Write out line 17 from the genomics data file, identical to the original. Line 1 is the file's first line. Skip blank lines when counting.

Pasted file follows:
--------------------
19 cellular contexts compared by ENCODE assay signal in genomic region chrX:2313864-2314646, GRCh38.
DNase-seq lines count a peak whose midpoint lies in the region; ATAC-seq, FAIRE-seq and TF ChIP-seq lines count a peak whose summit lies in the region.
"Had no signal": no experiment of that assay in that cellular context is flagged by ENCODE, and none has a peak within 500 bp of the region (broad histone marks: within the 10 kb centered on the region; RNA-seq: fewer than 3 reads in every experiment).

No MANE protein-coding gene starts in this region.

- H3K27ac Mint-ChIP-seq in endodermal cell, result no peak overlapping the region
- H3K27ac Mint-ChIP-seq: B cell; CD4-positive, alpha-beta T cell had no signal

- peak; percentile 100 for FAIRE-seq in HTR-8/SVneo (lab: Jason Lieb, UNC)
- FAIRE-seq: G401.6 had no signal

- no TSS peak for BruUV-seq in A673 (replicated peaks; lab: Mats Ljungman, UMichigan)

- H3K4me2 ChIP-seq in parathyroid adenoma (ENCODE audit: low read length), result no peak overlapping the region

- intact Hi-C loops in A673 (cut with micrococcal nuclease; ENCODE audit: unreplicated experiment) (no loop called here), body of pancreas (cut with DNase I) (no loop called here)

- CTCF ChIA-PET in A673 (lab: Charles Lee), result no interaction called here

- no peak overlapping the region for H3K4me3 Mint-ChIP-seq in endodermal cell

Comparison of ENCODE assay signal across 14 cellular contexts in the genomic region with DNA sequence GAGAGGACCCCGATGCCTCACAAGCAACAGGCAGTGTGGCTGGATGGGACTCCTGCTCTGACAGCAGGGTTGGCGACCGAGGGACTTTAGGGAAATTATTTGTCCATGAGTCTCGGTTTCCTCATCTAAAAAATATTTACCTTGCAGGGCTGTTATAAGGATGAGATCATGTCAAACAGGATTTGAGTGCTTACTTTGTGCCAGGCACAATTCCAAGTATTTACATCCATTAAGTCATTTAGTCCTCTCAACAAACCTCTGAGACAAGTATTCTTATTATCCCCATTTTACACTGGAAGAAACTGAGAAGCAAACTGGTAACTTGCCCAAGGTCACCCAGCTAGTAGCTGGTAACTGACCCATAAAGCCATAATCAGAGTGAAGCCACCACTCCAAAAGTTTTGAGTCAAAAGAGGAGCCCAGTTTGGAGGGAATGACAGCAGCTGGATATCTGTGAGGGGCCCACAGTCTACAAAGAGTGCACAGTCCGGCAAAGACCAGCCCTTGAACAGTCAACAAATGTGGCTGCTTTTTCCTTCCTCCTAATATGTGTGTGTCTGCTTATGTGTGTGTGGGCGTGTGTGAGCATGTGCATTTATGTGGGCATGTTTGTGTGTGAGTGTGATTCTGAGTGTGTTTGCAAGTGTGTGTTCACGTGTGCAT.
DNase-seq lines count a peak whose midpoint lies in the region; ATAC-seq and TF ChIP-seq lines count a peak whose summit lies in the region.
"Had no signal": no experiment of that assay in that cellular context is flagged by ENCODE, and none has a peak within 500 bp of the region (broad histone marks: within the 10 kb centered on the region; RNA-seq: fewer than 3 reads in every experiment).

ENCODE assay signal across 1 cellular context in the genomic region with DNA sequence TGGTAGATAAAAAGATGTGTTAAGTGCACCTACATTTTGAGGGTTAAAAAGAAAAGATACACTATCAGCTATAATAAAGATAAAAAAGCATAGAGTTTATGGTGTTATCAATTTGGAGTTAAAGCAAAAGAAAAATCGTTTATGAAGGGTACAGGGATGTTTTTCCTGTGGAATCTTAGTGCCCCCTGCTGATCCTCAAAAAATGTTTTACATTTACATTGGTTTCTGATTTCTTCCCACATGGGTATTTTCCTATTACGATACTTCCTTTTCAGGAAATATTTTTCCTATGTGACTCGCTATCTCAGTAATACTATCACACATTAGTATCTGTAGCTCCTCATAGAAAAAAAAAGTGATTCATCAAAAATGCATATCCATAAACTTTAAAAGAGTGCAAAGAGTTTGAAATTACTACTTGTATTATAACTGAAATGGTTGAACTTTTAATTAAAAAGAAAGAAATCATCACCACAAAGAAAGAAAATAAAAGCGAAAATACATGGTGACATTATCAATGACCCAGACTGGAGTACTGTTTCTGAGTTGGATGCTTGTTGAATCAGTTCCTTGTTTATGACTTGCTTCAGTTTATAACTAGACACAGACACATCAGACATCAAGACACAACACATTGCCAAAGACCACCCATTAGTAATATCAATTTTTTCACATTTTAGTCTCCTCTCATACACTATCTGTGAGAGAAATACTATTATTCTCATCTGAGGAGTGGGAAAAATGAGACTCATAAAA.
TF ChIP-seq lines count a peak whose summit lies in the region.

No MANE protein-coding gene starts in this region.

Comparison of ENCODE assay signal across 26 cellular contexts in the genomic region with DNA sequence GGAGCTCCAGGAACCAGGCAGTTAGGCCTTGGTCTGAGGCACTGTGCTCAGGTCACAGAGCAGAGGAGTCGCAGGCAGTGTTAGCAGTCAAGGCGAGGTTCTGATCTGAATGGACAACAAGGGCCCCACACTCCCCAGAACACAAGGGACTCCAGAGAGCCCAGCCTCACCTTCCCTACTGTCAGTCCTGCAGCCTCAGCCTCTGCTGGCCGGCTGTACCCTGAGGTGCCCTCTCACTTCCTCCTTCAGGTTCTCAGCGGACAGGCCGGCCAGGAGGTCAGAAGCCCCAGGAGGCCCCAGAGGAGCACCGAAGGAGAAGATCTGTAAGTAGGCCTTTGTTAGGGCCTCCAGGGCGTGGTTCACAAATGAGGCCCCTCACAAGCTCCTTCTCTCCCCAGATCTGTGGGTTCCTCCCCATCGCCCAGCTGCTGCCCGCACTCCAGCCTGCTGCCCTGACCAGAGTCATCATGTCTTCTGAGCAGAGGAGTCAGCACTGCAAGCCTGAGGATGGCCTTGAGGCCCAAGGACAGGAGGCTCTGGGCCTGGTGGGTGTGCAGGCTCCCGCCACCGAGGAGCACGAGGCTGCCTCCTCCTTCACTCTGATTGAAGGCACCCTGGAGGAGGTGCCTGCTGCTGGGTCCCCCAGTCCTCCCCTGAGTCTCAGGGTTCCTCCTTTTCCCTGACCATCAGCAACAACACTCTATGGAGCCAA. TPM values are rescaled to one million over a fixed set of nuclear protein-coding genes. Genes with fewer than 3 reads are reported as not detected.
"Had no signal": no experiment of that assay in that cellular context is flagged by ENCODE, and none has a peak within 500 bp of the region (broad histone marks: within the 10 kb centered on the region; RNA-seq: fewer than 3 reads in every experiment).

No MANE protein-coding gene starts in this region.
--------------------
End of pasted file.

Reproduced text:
ENCODE assay signal across 1 cellular context in the genomic region with DNA sequence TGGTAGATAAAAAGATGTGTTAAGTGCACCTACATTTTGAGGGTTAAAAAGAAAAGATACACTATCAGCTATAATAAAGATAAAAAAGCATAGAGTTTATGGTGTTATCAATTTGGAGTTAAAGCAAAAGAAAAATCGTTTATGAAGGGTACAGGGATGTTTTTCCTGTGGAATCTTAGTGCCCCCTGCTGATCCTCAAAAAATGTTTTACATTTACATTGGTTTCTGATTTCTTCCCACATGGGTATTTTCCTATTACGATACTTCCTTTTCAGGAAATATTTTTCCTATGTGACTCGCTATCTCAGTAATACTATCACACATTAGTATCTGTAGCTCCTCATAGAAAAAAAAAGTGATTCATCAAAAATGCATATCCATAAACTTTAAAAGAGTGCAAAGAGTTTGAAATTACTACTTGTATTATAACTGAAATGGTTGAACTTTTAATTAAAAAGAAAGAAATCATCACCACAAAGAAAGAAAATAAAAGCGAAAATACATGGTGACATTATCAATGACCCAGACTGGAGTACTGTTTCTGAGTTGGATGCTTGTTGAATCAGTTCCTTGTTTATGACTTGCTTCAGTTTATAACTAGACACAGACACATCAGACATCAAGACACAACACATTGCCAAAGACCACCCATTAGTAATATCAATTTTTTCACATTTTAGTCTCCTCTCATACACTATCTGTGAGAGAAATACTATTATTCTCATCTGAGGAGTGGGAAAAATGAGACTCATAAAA.